In some embodiments, a user interface assembly for a power controller has a housing adapted for mechanically coupling to a controller housing of the power controller in a releasable manner, a display visible on an outer surface of the housing for providing a visual presentation to a user, and a user input mechanism for receiving an input from the user. The mechanical coupling can be by a variety of different mechanical coupling mechanisms including tabs, clips, flanges, cam surfaces, magnets, by way of example.

A user interface circuit is disposed within the housing and coupled to the display and the user input mechanism for controlling an operation the power controller when coupled to the user interface assembly. A connector is coupled to the user interface circuit and is adapted for electrically connecting the user interface circuit to an electrical connector associated with the power controller upon the mechanical coupling of the housing to the controller housing and electrically disconnecting upon mechanical decoupling of the housing from the controller housing.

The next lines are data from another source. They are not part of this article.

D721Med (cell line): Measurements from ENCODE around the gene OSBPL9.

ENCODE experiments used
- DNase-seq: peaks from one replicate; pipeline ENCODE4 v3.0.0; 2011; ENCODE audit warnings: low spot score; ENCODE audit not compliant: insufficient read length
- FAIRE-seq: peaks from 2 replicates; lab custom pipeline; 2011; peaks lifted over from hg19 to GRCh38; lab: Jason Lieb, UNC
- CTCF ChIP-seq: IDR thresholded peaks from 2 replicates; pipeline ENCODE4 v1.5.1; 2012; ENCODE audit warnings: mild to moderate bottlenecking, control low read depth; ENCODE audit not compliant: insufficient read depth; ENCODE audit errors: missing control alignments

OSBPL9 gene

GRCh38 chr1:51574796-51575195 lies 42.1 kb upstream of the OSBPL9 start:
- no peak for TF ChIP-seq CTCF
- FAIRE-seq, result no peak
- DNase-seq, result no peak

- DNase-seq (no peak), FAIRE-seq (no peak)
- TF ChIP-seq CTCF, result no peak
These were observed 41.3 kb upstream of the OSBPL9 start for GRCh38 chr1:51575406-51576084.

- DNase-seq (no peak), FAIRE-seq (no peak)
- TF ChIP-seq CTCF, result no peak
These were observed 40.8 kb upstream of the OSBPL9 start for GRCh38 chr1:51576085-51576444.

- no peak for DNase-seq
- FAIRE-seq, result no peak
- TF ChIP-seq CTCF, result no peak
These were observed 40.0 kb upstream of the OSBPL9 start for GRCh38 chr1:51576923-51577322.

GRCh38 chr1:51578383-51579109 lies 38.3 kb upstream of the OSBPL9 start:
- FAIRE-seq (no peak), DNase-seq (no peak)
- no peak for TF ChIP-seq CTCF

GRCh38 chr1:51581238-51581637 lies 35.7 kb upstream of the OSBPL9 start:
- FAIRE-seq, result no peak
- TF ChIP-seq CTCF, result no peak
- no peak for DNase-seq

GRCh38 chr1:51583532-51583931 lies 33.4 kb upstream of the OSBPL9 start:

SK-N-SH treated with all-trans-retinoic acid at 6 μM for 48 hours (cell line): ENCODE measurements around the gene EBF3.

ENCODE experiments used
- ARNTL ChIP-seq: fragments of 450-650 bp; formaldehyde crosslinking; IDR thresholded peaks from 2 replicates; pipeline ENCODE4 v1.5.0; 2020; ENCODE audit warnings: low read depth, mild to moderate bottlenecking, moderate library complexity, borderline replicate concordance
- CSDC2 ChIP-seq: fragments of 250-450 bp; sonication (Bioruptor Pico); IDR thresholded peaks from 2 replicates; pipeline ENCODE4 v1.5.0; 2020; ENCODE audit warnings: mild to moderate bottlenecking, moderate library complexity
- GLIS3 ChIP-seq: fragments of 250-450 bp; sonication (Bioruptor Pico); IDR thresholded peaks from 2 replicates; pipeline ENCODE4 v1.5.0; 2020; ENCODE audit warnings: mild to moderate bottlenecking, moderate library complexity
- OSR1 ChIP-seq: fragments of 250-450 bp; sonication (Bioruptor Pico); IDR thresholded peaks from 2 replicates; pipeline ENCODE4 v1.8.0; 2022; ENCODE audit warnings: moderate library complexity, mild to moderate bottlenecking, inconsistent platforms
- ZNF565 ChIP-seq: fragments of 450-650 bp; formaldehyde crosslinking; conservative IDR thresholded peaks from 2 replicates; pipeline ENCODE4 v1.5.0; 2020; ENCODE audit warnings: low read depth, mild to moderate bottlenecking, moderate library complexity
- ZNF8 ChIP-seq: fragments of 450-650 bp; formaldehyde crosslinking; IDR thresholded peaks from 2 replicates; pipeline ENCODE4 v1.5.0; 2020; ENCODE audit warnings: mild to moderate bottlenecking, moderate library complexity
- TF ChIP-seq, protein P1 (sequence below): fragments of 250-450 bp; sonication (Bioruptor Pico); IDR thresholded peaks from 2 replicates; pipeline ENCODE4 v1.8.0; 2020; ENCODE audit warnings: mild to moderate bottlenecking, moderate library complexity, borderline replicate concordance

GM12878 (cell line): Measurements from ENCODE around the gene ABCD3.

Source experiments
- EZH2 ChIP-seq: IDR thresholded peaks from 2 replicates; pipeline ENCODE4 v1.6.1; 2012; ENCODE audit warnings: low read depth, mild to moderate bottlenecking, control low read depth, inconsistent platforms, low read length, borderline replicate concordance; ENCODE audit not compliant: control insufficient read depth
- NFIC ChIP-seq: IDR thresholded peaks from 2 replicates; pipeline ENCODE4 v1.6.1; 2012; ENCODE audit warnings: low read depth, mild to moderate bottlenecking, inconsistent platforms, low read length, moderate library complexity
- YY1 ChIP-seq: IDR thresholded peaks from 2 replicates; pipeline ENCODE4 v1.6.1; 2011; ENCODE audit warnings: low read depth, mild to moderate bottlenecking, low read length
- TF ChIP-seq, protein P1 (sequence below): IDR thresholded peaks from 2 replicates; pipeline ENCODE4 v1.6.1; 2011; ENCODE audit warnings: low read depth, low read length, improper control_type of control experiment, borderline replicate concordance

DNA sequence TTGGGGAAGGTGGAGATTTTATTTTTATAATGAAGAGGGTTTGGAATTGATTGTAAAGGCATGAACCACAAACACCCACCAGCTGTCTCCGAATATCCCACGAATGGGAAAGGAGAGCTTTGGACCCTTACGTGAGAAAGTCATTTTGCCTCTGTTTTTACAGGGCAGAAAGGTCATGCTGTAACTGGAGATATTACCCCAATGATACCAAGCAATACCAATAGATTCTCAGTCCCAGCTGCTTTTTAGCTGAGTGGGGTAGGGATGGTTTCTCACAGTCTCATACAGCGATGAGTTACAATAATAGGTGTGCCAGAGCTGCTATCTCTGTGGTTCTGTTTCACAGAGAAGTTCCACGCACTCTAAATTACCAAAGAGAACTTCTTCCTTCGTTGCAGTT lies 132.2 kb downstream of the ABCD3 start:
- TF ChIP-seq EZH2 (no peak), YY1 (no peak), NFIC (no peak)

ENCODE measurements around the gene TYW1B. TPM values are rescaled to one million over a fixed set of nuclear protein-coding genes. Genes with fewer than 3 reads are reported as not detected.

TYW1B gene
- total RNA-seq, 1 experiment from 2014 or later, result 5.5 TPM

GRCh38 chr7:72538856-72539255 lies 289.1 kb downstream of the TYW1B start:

Additionally, the user interface assembly can include one or more connectors or interfaces for coupling to an external communication facility or connector associated therewith. The communication interface can provide for communication with operational systems or other user interface assemblies or controllers within the operating environment of the power control system.